Using our build as an example, here is a list, roughly in time order, of activities where we either did employ someone, or could have done, and then after it, the approximate cost savings for each item:
- Finding the plot. There are plot finding agencies, and we signed up to a couple, but generally we were very, very disappointed with what they had to offer, and the costs were high. We found our plot via a local estate agent, so incurred no commission to any plot finding agency.
- Designing the house for planning: As mentioned, I couldn’t, at the time, find an architectural practice locally who I would trust to design our house, so I spent around 6 months or more learning how to do it myself. That has now changed, and if anyone wants a recommendation for a good, local, low energy aware, architect, contact me, as I now know of one.
- Submitting the planning application: Having designed the house, I found submitting the planning application the next most challenging thing to do. Our plot had a very chequered planning history, and so my DIY planning submission needed a lot of work (listen to the first of the podcasts linked to earlier for more detail).
- Flood risk assessment: Our planners took advice from the Environment Agency and wouldn’t accept a planning application without a formal Flood Risk Assessment. I asked around, and the cost for this was going to be between £1500 and £4000. I wondered what was involved, so looked at a few that had been submitted with other planning applications and realised that I could get the data for free (it’s a combination of data from the EA and the BGS) and write my own Flood Risk Assessment. I did this in around one evening, and frankly it wasn’t a lot of work.
- Detailed house thermal design. Here I saved a great deal of time and work by choosing a timber frame and foundation system supplier that guaranteed Passivhaus levels of insulation and airtightness. They had their own structural engineer to sign the design off, which eased the Part A building regs compliance issues. I was able to look at the detail design and be assured that it was cold-bridge free and that the insulation level, and more importantly, the high decrement delay factor for the chosen wall and roof insulation, would perform as I wanted. I modelled the thermal design, initially using a fairly simple, heat loss only model (if anyone wants a copy, ask, it should run on any spreadsheet programme OK). I then put all the details into FSAP, a SAP modelling spreadsheet required for Building Regs, and finally, when I was confident that the design was close to finalised, I spent around 2 days putting all the details into the PHI thermal and energy modelling spreadsheet, PHPP. The latter is expensive, and given the small difference in output between the simple model I will let anyone have for free, combined with the solar gain and energy use parts of SAP (again available for free – contact me) I’m not convinced we needed PHPP. Our aim was to design and build a “no energy bills” house, not get any form of certification. We also wanted to save money wherever we could, and I was happy to learn new skills if doing so saved us money
- Ground works. Our plot needed a lot of ground works and this divided itself into two parts, rather naturally, the levelling of the site and the construction of a big retaining wall. The first was just digging away 900 tonnes of soil, the second a substantial retaining wall. The design of a large (~3m high x 35m long) structural retaining wall seemed to need a structural engineer. The first structural engineering company I went to wanted an initial payment of £4000, plus site visit fees of £250 per visit, plus unstated additional fees. I was a bit shocked, so sat down, read Eurocode 7, BS8002 and BS5628, then wrote a spreadsheet to do all the retaining wall design calculations. Luckily I had a soil condition report that came with the plot paperwork, so already knew the local soil and sub-soil properties. Having found it wasn’t hard to design a retaining wall, I ran into the problem that building regs and your insurance company will only accept one designed by a structural engineer who has indemnity insurance. I found a local one, we chatted, and I got an approved wall design for a very modest fee indeed. The rest of the ground works was straightforward, and needed no consultants or experts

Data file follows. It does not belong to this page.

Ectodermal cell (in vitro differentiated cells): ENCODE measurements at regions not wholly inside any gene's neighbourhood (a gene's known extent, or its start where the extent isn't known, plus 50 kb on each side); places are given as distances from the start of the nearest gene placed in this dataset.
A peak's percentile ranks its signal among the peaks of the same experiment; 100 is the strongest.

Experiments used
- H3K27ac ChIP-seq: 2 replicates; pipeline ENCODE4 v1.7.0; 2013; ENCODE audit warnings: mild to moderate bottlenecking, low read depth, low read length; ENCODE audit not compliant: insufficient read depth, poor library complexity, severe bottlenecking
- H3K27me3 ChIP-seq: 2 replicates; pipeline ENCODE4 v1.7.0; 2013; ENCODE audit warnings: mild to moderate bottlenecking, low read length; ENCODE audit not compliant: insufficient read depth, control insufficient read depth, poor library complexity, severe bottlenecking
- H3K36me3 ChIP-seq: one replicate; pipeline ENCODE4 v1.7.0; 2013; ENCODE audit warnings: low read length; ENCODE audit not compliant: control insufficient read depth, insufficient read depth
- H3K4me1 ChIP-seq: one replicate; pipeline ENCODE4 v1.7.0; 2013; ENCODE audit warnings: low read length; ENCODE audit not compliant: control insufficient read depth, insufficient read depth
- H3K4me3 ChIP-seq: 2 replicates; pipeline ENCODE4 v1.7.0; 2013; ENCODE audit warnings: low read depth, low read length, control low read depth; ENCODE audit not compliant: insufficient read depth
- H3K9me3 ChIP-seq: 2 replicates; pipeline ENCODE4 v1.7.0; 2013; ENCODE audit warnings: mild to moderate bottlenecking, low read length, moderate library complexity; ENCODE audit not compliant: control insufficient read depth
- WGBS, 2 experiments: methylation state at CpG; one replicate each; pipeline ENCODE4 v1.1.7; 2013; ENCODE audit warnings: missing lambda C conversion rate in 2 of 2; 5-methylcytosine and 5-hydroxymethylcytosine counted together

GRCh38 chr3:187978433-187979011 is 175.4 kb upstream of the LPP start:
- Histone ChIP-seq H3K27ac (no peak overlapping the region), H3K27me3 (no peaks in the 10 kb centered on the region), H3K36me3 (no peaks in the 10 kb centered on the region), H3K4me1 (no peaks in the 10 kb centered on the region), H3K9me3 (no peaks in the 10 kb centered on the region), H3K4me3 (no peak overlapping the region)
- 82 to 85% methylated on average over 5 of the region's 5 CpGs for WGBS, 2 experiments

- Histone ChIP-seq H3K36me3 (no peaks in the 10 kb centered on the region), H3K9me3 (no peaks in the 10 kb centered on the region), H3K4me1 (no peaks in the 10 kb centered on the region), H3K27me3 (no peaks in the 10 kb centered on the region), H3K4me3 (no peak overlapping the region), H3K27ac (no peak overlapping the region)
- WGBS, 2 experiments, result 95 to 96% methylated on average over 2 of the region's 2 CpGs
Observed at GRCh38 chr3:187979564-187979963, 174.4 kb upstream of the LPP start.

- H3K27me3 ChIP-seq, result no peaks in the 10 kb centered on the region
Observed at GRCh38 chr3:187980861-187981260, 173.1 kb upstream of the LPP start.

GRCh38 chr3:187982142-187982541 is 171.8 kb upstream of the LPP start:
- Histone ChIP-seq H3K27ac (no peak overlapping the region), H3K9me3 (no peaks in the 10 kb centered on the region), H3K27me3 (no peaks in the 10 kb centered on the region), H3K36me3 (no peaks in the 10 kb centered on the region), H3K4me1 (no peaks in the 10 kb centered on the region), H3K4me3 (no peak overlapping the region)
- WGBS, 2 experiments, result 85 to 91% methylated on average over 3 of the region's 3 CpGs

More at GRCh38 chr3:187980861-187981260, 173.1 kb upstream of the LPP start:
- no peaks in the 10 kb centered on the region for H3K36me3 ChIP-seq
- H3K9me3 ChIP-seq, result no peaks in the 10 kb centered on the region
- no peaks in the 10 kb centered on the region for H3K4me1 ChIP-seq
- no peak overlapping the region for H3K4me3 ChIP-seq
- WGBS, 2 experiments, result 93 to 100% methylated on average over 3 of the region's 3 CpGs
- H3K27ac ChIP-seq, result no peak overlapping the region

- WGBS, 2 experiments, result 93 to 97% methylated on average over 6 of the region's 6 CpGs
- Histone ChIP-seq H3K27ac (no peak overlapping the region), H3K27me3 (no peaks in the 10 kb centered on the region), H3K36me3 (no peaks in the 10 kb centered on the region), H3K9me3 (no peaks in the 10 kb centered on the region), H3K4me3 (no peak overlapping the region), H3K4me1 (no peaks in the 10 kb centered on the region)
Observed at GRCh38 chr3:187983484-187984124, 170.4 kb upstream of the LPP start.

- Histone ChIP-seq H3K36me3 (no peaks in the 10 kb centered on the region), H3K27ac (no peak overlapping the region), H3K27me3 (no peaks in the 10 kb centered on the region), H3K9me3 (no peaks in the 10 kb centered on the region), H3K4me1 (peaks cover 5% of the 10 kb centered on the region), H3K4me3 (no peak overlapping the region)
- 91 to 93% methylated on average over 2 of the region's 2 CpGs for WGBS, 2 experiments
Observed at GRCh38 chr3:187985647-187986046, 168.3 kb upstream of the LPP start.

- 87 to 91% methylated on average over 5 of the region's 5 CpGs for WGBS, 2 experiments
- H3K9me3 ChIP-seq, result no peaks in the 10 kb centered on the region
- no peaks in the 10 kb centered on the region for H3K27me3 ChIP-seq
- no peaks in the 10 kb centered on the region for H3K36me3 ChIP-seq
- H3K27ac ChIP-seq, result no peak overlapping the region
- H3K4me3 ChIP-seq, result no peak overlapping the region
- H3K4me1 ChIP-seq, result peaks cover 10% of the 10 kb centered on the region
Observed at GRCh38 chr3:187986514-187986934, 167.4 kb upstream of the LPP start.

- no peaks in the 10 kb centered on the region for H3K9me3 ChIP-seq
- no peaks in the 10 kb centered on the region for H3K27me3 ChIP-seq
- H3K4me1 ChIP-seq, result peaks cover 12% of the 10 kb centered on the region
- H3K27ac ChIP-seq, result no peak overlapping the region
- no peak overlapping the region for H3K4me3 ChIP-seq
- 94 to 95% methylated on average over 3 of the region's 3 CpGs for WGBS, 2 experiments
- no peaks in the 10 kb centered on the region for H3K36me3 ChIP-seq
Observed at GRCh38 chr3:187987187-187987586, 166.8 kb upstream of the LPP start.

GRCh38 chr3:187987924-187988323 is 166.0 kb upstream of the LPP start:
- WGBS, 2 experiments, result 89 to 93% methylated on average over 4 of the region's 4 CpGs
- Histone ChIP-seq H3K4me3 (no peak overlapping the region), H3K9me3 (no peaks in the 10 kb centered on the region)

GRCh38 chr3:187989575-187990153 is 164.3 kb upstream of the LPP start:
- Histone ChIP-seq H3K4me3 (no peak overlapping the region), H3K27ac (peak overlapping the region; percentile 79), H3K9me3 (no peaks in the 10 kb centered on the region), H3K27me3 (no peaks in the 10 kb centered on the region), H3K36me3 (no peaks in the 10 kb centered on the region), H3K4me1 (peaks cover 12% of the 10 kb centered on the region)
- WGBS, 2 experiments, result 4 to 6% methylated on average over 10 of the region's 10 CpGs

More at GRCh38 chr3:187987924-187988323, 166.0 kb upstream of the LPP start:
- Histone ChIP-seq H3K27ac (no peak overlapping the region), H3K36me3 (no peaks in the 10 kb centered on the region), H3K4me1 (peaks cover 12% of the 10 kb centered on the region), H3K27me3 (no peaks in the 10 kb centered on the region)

- Submitting the Building Regulations application. Some people get their architect or project manager to do this, for a fee, typically a few hundred pounds. I looked at the drawings I’d already done, together with the drawings of the structure that MBC, our timber frame company had provided me with for approval of the design, and decided there was very little extra needed to compile a full Building Regs submission. It took me around a day of work to do one specific section drawing and tidy up some other drawings, plus add some text explaining how we were complying with the regs. Not really hard to do, and there are details of this, together with the planning application, in Part Fifteen of this blog, here: http://www.mayfly.eu/uncategorized/part-fifteen-the-site-is-finally-ready/ ).
- Managing the build. I started off thinking that I’d use a project manager (architects can also project manage builds, for around the same fee), and interviewed a few. They all said much the same, which was they would charge around 10% of the build cost to manage the build but would probably save that by getting better prices from sub-contractors. As we were only going to subcontract the electrical work and some detail work, like the larch cladding, and I was going to do the bulk of the other work there wasn’t really much scope for a project manager to save us money on sub-contractor cost. The main issue was whether or not I felt comfortable managing the sub-contractors we did use and taking responsibility for completing the house. The ground works company had managed the site for all that work, and all I’d done was a bit of over sight. MBC, the timber frame company were going to install the insulated slab foundation and erect, insulate, membrane cover and batten the house, so all that was left to manage were all the internal details, and I felt quite happy doing that.